A good hardware store will have plastic steel, or you can get it online. Coat the inside of a hub cup with grease, so plastic steel will not adhere there. Place plastic steel in the hub's recess for the cup, and on the outside of the cup -- not too much so it spreads much, but enough so it fills the space. Coat the axle with grease too. Reassemble the hub, using the bearings to press the cup firmly into place. Let the epoxy set, and clean up. You might have to drill plastic steel out of the axle hole in the hub. similarly, use grease to prevent plastic steel from adhering where you don't want it to with other repairs.
Headset repair is similar: also reassemble the bearing after applying plastic steel, to seat the parts. This headset repair has lasted for many years on a couple of my bicycles. Removing parts will be more difficult after performing this kind of repair, but plastic steel will break loose if you tap hard enough on the back of a part.
It is hard to avoid forcing epoxy and steel particles into a cartridge bearing if the back of it rests against a surface with a hole that is smaller than the inside of its outer race. I don't have a good solution for that probelm. Maybe you can think of one!
A chain can become bent or broken due to any of several types of mishap. Chain failure is most common on newer derailer-equipped bicycles with 9 or more rear sprockets: chains have become thinner and weaker to cram more sprockets between the spokes and the right-side dropout.
If you carry a chain tool and an adjustable wrench, you can usually straighten a bent chain link. Clamp the chain tool on the link to one side of the bent link, and the adjustable wrench on the other side. Twist the bent link into line. This will often get the chain working as well as it did before the mishap -- but it should be replaced at the first opportunity, as it is probably weakened.
In case a chain breaks, carrying spare links is a good idea. One of these should be a master link, if available for the type of chain you are using. A master link replaces only the outer link plates and pins, so you should also carry a few additional links of chain. If you carry two master links, a few spare links and a chain tool, you can restore the chain to its original length even if it does not allow the use of the chain tool to press in a replacement pin -- as is usual with 9-speed-and-up systems.
If you remove only one link, the bicycle can still be shifted into most gear combinations -- but don't try to use the large chainwheel with the larger sprockets. Adjusting one of the derailers so these combinations can't be used makes mistakes impossible
Shortening a chain requires a special chain tool and a replacement link pin with Shimano chains, 9-speed and up.
If you can secure the derailer somehow so it will tension the chain, then you can probably keep going as long as you don't try to shift. Otherwise, you shorten the chain to make your bicycle into a one-speed. A bicycle with horizontal dropouts is at an advantage, allowing the chain to be adjusted as described in another article.
This is covered in our article about on-road wheel repairs.
Improvised tire boots (to prevent the inner tube from ballooning out of a gashed tire and blowing out) are described in another article. If a tire is completely unrepairable, it is not unknown to wrap a number of turns of rope around the rim.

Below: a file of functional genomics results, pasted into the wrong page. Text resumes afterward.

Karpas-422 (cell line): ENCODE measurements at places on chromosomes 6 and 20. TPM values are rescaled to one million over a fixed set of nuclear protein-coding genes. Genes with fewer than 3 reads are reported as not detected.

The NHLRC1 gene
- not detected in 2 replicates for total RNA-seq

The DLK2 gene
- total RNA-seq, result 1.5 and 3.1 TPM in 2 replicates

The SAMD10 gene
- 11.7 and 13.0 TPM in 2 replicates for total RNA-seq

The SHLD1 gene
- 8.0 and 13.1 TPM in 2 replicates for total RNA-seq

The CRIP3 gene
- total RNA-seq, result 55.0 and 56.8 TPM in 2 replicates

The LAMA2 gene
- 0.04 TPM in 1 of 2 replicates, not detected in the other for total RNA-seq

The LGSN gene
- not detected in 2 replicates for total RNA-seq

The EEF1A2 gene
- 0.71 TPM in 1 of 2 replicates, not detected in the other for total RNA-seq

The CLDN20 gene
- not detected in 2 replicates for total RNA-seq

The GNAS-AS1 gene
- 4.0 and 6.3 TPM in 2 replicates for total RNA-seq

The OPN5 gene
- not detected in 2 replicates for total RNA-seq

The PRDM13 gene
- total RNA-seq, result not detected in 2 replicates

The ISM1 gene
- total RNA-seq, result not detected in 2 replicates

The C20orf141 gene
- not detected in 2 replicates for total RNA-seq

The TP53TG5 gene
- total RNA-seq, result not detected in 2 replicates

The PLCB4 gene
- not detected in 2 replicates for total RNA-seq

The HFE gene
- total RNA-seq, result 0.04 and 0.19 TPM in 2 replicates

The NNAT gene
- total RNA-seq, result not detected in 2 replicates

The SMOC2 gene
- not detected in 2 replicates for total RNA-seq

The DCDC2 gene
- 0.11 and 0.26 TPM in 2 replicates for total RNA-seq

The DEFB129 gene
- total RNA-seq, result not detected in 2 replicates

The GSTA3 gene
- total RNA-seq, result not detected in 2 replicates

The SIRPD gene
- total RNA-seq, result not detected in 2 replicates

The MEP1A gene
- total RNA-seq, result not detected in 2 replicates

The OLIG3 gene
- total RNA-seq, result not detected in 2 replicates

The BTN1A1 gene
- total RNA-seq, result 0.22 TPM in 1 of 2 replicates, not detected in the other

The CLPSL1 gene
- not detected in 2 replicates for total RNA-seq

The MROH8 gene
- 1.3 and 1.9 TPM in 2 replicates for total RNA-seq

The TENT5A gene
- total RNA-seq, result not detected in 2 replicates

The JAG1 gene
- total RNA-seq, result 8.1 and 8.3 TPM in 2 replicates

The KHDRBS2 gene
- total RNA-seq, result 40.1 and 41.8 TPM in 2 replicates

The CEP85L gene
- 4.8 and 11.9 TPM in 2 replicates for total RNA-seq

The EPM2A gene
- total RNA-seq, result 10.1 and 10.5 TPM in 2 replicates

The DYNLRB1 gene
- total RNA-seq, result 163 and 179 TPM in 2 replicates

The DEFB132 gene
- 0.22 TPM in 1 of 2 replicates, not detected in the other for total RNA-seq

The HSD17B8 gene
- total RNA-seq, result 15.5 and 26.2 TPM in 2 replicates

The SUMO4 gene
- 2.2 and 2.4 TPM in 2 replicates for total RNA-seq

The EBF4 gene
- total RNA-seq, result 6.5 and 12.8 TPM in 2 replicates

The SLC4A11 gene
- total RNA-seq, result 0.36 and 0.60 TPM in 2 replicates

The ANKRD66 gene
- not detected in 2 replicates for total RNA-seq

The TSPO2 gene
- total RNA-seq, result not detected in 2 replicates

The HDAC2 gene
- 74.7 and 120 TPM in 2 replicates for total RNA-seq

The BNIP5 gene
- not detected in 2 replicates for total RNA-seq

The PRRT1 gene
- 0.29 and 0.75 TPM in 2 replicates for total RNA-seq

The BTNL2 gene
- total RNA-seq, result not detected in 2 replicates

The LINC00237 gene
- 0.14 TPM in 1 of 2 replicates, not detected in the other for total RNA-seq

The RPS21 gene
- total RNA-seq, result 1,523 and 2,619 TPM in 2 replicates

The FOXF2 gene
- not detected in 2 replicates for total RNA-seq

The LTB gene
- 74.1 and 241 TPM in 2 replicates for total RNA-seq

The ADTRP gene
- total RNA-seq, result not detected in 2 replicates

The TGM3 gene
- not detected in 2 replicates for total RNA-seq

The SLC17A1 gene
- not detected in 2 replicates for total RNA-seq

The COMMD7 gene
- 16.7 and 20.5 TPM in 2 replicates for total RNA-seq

Many frame and fork repairs are covered in our article about frame repair.
As noted there, steel is by far the preferred frame material for cyclists who tour into remote areas. Welders anywhere can repair a steel bicycle frame. Aluminum, titanium and carbon fiber frames require sophisticated tools to repair, if they can be repaired at all.
Sometimes it helps to have a steel frame and find a friend too. I can speak from personal experience.
My wife and I were on tour in the summer of 1989, passing through a small town in France one afternoon when the front fork of her bicycle broke. (Lesson here: she had noticed pedal strikes on the pavement. These were not normal, on her recumbent.bicycle.) To her right in the photo, you can see the little bump in the road which finished breaking the fork, and the scrape marks the bicycle left as it fell. Saving grace: because the bicycle is a recumbent, she got away with only a bruised hip, slightly sprained ankle and scraped elbow.
We walked back to the middle of town, wondering how we might possibly salvage our tour. The fork was nonstandard, the manufacturer was in California and it was July 4th weekend. We wouldn't be able to get a replacement for several days.
We happened on a wedding party at a small hotel in the middle of town. There we met Phillipe Raby. He is holding up the fork and wheel in the photo above.
Phillipe had a home welding shop. He dropped everything he was doing, drove us to his home and performed an ugly but strong weld on the fork. His wife fed us cheese and crackers and we watched "Who's the Boss" on television, dubbed into French. When he finished, we asked what we could do for him in return. He replied that we need do nothing, we would do the same for him.
The little hotel held a late dinner for us. We spent the night there and resumed our tour the next day.
You might not be as very fortunate as we were, but again: if your bicycle has a steel frame, you can get it repaired anywhere in the world.
Another lesson from this experience would be to choose a bicycle with standard, widely-available components. But my wife can only ride a recumbent, so that was out of the question for her.